Located since 1991 in the Shirley and Alex Aidekman Arts Center on the main Tufts campus in Medford, the Tufts University Art Gallery is a recognized player in the active contemporary art scene in the Boston metropolitan area and an unparalleled campus resource for fostering visual literacy and critical thinking skills. The Gallery's mission is to animate the intellectual life of the greater university community through exhibitions and programs that explore new, global perspectives on art and art discourse. During the first decade of the 21st century, the Tufts University Art Gallery has become a producer of thematic exhibitions of socially engaged art that expose students to a global outlook on current art production and supplement the critical discourse of the classroom. It is also the premier visual art showcase in our host communities of Medford and Somerville and has served artists living or working in these communities in a variety of ways during the summer months.

The Tufts University Art Gallery is dedicated to conceiving and presenting contemporary art exhibitions and educational programs that support the academic and civic ideals of the University. These ideals include excellence, intellectual and social engagement, and the balance of scholarship and teaching (including mentoring relationships). The University and the Gallery value a worldview that encompasses both local and global perspectives. 

The gallery's major constituencies include current students, faculty, and staff on the Tufts Medford/ Somerville campus; the School of the Museum of Fine Arts, and the other Tufts schools; the greater university community of alumni, parents, donors, friends, and neighbors; the regional and New England arts community; and arts professionals (including exhibiting artists).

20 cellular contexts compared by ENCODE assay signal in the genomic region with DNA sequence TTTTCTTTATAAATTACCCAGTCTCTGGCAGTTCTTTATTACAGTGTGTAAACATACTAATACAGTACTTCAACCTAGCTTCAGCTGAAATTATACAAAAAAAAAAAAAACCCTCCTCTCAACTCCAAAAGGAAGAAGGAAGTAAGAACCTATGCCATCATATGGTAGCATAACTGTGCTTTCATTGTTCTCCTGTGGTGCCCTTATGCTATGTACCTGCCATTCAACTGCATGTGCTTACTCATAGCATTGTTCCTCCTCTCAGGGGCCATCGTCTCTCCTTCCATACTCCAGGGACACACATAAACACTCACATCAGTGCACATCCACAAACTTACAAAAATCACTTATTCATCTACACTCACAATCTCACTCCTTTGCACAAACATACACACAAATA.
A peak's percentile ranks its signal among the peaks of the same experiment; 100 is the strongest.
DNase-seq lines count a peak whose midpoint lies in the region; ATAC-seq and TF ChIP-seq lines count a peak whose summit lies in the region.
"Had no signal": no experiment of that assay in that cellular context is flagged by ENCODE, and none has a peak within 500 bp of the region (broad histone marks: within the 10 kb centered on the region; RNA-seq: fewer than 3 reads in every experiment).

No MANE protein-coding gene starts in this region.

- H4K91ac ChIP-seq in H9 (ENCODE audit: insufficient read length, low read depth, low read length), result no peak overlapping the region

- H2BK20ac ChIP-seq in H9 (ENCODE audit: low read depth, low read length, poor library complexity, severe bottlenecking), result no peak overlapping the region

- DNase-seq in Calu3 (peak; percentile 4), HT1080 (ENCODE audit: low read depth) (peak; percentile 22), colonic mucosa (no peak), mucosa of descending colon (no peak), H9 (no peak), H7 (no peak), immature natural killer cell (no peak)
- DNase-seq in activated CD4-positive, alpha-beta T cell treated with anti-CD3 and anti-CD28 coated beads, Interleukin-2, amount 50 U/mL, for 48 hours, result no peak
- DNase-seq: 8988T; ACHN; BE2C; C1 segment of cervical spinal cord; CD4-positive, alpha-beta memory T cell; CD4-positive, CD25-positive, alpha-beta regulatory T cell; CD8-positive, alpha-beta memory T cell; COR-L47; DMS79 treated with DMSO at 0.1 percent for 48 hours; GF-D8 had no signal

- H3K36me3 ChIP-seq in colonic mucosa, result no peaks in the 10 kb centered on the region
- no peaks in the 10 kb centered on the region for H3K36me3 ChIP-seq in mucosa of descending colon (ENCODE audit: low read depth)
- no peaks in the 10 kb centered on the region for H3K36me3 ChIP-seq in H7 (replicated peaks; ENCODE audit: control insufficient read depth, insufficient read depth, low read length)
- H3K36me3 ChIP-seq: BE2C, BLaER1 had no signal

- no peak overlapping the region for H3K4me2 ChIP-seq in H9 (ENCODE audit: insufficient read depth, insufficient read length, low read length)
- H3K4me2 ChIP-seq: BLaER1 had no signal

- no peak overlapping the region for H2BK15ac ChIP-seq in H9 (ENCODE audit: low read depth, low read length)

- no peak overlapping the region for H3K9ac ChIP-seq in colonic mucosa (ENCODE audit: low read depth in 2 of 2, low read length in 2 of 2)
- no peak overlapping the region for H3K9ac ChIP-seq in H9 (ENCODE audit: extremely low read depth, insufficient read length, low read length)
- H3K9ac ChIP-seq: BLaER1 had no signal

Gallery History

The Tufts University Art Gallery was founded in 1952 as Gallery Eleven, occupying a 27 x 34 foot room in the basement of the Cohen Arts Center. Gallery Eleven was considered to be an experimental "laboratory" space at the University at the time. In addition to presenting student and faculty work, Gallery Eleven played a major role in the life of the joint program between Tufts and the School of the Museum of Fine Arts, Boston. From the mid-1970s onwards, Gallery Eleven presented all final thesis exhibitions of Master of Fine Arts candidates from the inception of that program, as solo or two-person shows. For most students, this was their first professional gallery experience.

In the mid-1970s, the Gallery's first professional curator, Nancy Doll, developed a broader program of exhibitions featuring regional and nationally known artists. In particular, the exhibitions of Somerville and Medford artists served an important community function, because although the towns housed many artists' studios, there had been no formal exhibition opportunities for them at Tufts before. For seven summers in the 2000s, the Gallery again spotlighted the work of 5-10 artists from Tufts' host communities in the form of annual juried exhibitions each year. 

In the mid-1980s, the Gallery hired its second professional curator, Erika Ketelhohn. She expanded the range of exhibitions, focusing on political issues such as Apartheid and women artists. Exhibitions of emerging regional artists continued in the tradition of the Gallery, as well as displays of works from the University's permanent art collection.

From its founding, Gallery Eleven also mounted special exhibits in conjunction with the teaching programs and research interests of members of the Art History department. Although this led to exhibitions such as a recreation of Alfred Stieglitz's "291" gallery, the size of the space was limiting and many exhibitions were forced off-campus, often shown at either Harvard University or Northeastern University's exhibition spaces. 

The Shirley and Alex Aidekman Arts Center opened in 1991 and was designed by CBT Architects (Boston, MA). Elizabeth Wylie was chosen to be the first director in the greatly expanded gallery spaces within the Arts Center, adjacent to what was then renamed Cohen Auditorium. Gallery Eleven then ceased to exist. The first exhibition in the new Arts Center was Modernism: American Prints of the 1930s and 1940s. Wylie left in 1995 and Joanna Soltan served as Interim Gallery Director until Susan Masuoka, an anthropologist, was selected to become Gallery Director in 1996. Masuoka stepped down in late 2002 and Amy Ingrid Schlegel, an art historian and curator, was appointed Director of Galleries and Collections in January 2004.

Contributed by igrkio
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